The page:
[eDebate] Whitman and Paperless

Aaron Hardy spoon_22
Sun Sep 14 01:04:52 CDT 2008


Stefan,



I largely agree -- personally, I don't think it would be so bad if we 
shared evidence more openly.  The primary resistance I have to it is 
that until it's a community wide norm, it would probably disadvantage us 
significantly without reciprocation.  I think your responses to the 
common concerns are fair indicts -- I think the only place I'd differ is 
that I'm a bit more concerned about the free riding problem.



I think a certain percentage of the community increasingly views 
"research" as "stealing cites."  Even since the advent of opencaselist, 
a lot of people don't really bother to do original research when there's 
so many cites to gather.  This extends down to the high school level -- 
when I assign my lab kids something, their first impulse is to get on 
cross-x and have a friend at an earlier camp send them their file.  
Everybody is looking for a shortcut -- I do fear a world in which the 
easy availability of a first-rounds 2NC blocks for their stock critique 
incentivizes laziness to an even larger degree than the status quo.  The 
extra ten minutes is obviously not a deterrent to you or I -- but it 
actually does serve some purpose for way too high a percentage of my 
students.



I still think it's a discussion worth opening -- and it might be wave of 
the future whether I like it or not.



hardy


Date: Sun, 14 Sep 2008 00:29:05 -0500
From: stefan.bauschard at gmail.com
To: spoon_22 at hotmail.com; edebate at ndtceda.com
Subject: Re: [eDebate] Whitman and Paperless

Just interested in discussing this part:

<While we'd be happy to provide
cites for every card read in the debate within a matter of minutes (it's built
into our system) to anyone interested in them, we think that taking evidence
wholesale is the equivalent of taking a paper file.  While unenforceable, we'd hope the majority
of the community would agree that stealing files crosses the line, especially
given the easy availability of cites.>

 Would it be so bad if we all agreed (I'm not taking about taking it against the opponent's will) that debaters would allow those parties requesting the specific cards to just be given the whole card as available?


I judged two HS debates this weekend where the teams just gave me their entire 1AC on a jump drive when I requested an outline.  There is clearly some norm for this at least somewhere in debate.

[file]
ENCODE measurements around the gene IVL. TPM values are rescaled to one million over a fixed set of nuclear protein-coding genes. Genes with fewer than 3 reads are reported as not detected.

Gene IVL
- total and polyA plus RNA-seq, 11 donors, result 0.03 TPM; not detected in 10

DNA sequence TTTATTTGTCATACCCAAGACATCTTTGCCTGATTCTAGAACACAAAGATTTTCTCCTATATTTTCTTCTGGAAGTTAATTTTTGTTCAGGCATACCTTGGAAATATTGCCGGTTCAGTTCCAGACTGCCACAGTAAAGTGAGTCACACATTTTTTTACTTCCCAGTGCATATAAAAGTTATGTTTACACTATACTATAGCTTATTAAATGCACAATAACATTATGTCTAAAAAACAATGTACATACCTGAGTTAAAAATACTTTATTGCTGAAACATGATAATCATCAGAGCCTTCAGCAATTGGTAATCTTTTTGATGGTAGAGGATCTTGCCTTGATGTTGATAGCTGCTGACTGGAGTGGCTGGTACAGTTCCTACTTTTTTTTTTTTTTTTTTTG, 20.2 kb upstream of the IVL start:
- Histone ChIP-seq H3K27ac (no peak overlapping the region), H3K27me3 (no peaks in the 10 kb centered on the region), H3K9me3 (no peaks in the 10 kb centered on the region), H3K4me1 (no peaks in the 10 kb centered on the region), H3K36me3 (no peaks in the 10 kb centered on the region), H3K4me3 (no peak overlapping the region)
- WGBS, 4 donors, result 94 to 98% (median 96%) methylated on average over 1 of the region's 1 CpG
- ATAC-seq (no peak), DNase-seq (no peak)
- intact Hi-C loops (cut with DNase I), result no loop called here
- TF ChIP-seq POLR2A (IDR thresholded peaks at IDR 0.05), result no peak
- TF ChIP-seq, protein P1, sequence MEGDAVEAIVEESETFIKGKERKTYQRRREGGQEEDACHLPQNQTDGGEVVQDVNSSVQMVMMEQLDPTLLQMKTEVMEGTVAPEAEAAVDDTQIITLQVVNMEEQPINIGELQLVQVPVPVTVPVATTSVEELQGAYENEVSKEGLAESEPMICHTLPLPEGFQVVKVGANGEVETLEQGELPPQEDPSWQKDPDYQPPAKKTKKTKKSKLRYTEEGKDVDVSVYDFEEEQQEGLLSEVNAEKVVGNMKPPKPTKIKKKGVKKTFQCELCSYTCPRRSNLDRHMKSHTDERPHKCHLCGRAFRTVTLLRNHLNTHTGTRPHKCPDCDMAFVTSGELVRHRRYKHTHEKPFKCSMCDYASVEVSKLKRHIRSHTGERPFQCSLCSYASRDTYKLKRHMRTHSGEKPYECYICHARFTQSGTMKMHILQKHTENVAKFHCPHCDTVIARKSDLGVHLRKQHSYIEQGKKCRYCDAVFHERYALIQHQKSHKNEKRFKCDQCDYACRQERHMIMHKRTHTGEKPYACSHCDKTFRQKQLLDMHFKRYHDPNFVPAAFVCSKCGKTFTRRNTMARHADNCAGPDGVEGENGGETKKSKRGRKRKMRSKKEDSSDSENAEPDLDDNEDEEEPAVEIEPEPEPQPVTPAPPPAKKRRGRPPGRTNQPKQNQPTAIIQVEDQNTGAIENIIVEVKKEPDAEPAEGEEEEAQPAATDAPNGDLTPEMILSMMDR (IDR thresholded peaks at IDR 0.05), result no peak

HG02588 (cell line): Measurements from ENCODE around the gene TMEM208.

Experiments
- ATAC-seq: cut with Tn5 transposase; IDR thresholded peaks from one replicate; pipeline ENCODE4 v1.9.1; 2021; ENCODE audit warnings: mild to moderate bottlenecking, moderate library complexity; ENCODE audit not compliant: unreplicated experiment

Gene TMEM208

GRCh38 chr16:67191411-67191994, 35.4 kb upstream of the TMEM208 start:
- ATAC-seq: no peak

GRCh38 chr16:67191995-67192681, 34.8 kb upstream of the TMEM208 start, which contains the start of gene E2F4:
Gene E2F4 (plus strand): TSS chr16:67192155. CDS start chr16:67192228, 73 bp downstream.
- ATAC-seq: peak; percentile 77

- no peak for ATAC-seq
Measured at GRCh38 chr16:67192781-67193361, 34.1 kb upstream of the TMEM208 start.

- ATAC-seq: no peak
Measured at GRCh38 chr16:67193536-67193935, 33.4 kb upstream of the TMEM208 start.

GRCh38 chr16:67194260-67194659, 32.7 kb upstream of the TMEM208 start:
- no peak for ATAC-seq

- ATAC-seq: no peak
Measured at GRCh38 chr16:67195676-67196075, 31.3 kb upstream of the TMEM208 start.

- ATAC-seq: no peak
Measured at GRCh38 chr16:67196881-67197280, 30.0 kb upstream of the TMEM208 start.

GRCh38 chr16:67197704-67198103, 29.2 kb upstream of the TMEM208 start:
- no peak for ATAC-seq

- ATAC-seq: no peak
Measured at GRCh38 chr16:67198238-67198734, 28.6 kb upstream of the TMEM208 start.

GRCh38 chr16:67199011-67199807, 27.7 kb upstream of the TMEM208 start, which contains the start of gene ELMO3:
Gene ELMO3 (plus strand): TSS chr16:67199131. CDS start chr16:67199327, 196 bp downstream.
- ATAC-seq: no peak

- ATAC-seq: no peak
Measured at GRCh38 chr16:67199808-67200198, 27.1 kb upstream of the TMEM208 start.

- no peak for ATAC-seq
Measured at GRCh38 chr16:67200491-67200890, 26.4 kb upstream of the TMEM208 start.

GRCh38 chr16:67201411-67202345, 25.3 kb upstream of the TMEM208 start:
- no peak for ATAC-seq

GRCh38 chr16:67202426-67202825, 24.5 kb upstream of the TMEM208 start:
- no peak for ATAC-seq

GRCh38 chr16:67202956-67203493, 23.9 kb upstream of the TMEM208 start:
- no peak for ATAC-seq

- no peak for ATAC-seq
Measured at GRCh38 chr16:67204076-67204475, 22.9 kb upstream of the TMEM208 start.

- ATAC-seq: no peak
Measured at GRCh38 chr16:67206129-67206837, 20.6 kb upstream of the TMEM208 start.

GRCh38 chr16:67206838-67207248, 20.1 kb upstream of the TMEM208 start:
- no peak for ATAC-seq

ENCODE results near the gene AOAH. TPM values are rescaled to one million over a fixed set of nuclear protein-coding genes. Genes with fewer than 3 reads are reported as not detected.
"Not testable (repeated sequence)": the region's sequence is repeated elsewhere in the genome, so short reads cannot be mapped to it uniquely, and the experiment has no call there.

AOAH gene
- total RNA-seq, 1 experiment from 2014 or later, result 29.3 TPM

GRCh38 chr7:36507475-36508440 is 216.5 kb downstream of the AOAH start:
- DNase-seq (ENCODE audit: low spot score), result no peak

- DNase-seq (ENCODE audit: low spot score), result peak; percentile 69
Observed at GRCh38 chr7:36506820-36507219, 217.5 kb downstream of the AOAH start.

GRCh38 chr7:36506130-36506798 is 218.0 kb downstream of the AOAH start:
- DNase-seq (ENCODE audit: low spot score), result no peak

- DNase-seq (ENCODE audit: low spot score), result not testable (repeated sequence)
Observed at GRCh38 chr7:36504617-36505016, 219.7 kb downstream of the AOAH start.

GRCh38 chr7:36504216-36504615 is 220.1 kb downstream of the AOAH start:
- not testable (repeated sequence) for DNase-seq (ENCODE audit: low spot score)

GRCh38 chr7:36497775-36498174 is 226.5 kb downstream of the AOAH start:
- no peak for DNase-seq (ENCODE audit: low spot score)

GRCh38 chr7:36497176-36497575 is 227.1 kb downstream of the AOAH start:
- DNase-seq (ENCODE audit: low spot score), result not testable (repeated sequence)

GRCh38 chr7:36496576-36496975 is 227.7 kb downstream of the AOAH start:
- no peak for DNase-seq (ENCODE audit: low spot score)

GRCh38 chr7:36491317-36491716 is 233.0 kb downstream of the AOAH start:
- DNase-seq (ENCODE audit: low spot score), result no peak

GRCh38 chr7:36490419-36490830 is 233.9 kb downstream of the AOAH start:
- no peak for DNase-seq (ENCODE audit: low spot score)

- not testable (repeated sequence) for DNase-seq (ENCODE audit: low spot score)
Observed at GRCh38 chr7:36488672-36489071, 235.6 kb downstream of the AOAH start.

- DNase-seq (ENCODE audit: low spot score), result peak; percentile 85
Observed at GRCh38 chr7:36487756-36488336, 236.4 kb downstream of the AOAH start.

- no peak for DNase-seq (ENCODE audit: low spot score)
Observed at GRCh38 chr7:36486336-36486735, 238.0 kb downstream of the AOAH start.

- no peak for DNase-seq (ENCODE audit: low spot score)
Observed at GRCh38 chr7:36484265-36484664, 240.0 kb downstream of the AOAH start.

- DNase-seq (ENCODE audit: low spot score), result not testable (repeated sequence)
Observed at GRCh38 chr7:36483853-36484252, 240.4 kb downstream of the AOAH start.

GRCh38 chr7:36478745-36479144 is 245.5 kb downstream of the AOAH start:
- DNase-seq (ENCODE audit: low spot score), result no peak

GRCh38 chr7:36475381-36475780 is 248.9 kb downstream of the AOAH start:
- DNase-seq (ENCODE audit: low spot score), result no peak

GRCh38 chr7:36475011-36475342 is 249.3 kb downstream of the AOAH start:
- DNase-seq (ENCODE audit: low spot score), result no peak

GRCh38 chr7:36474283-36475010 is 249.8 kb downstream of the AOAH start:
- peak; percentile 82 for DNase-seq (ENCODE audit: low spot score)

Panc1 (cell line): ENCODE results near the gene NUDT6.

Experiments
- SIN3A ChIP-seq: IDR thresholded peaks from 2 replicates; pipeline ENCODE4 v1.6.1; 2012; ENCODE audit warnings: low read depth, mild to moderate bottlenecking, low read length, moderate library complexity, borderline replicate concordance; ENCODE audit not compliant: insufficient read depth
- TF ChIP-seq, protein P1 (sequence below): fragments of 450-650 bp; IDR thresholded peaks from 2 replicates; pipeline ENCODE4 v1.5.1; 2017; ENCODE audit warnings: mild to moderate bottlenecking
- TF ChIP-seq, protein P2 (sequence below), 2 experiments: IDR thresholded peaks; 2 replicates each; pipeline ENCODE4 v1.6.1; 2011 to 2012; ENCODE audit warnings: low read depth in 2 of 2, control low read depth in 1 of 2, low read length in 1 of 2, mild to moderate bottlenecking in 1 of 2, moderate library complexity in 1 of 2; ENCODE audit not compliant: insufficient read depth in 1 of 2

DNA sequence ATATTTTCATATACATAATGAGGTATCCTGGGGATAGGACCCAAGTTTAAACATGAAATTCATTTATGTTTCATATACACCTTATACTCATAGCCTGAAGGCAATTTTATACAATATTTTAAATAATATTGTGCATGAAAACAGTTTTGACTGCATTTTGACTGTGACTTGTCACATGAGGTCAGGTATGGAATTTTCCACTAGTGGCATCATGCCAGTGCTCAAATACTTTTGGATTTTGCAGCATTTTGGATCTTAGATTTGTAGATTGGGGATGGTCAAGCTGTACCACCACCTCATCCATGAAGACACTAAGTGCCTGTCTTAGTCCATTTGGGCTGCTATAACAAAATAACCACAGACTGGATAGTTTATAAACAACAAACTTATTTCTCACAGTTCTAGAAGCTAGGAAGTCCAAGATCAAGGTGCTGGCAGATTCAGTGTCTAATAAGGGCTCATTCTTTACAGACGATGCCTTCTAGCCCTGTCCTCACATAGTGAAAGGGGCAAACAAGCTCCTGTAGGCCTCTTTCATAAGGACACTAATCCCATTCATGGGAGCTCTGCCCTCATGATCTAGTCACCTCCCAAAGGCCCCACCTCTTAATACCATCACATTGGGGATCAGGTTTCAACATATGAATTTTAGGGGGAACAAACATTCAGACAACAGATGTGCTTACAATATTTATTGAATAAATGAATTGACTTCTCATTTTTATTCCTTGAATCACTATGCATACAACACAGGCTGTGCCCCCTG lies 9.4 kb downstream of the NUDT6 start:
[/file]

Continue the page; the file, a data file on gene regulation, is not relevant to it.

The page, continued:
I was somewhat surprised how willing they were to give the whole 1AC, but in end I probably could have reconstructed the entire thing in less than 10 minutes since all of the cards were from online sources anyhow.  


This just saves silly rote work and would probably make debates even better -- a) you could spend more time working on arguments than doing this, b) you could read through the context of cards before debates -- it would prevent people from winning with crappy cards just because you don't have time to really evaluate them in the real time pressure of the debate --


Also, you could quickly increase the part of the card that was in size 2 font so you could see what the rest of the article was talking about...

A2: Common objections

1 -- It would cause free riding -- a) No, you can't take someone other team's DA cards, read them, and win a debate.  If you can, you can probably beat just most teams anyhow, b) you can do this now -- it just takes an extra 10 minutes to get the rest of the text of the cards from online sources


2 -- It would mean people would have to cut better cards because cards could would get "called out" faster -- yes, I agree

3 -- If you read a card that someone else cut, you are responsible for it and you don't know it isn't cut out of context -- true, if you were to just read it in another debate you would assume the risk of it (that's your choice) and debaters read tons of cards they don't cut themselves now


4 -- People would stop researching.  C'mon, you'd still want to go back and read your opponent's articles to better understand the arguments.  There is no research shortage in debate -- perhaps a time/information management overload, but not a research shortage.


5 -- It would get out of control -- "Please jump me every card you read in the debate"  -- This is a serious concern, especially since most teams wouldn't be able to do it quickly. The fact that Whitman could do so could put them at a relative disadvantage.


I suppose this may seem somewhat radical, but handing over the cite and the first few and last words of the card just so someone can go insert the rest of the text they want in less than 1 minute per card seems at least worth questioning.





  




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